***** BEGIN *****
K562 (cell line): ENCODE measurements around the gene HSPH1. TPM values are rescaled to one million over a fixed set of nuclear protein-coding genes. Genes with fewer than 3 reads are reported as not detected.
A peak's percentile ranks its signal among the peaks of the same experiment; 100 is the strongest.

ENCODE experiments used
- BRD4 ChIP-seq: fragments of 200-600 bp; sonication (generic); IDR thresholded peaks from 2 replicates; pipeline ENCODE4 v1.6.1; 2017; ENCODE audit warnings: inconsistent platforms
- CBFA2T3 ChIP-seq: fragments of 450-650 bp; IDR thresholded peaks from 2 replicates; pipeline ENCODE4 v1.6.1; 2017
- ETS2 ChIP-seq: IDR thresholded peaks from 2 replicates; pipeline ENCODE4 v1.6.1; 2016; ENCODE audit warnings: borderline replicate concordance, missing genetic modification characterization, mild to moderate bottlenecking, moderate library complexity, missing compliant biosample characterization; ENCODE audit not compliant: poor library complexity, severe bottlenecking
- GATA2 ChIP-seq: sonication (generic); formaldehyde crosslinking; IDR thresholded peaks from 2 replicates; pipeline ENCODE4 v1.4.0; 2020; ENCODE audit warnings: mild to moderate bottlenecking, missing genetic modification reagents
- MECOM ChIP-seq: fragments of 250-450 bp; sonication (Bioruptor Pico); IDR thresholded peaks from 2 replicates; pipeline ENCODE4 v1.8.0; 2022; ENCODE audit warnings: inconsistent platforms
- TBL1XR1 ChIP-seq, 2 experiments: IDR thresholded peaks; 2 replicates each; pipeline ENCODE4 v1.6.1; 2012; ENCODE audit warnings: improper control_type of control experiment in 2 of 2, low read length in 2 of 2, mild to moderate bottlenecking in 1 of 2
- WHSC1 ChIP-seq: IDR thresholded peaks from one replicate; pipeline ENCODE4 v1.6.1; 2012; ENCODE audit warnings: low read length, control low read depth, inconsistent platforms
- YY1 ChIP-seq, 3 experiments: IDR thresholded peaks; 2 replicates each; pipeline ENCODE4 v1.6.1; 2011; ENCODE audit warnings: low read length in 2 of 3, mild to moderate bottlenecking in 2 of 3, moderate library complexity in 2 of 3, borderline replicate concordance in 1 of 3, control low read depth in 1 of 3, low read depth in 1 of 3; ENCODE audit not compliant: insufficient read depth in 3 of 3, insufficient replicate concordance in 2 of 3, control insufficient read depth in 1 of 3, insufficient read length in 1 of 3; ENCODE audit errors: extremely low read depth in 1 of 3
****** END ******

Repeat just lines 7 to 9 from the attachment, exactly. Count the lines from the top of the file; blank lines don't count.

- GATA2 ChIP-seq: sonication (generic); formaldehyde crosslinking; IDR thresholded peaks from 2 replicates; pipeline ENCODE4 v1.4.0; 2020; ENCODE audit warnings: mild to moderate bottlenecking, missing genetic modification reagents
- MECOM ChIP-seq: fragments of 250-450 bp; sonication (Bioruptor Pico); IDR thresholded peaks from 2 replicates; pipeline ENCODE4 v1.8.0; 2022; ENCODE audit warnings: inconsistent platforms
- TBL1XR1 ChIP-seq, 2 experiments: IDR thresholded peaks; 2 replicates each; pipeline ENCODE4 v1.6.1; 2012; ENCODE audit warnings: improper control_type of control experiment in 2 of 2, low read length in 2 of 2, mild to moderate bottlenecking in 1 of 2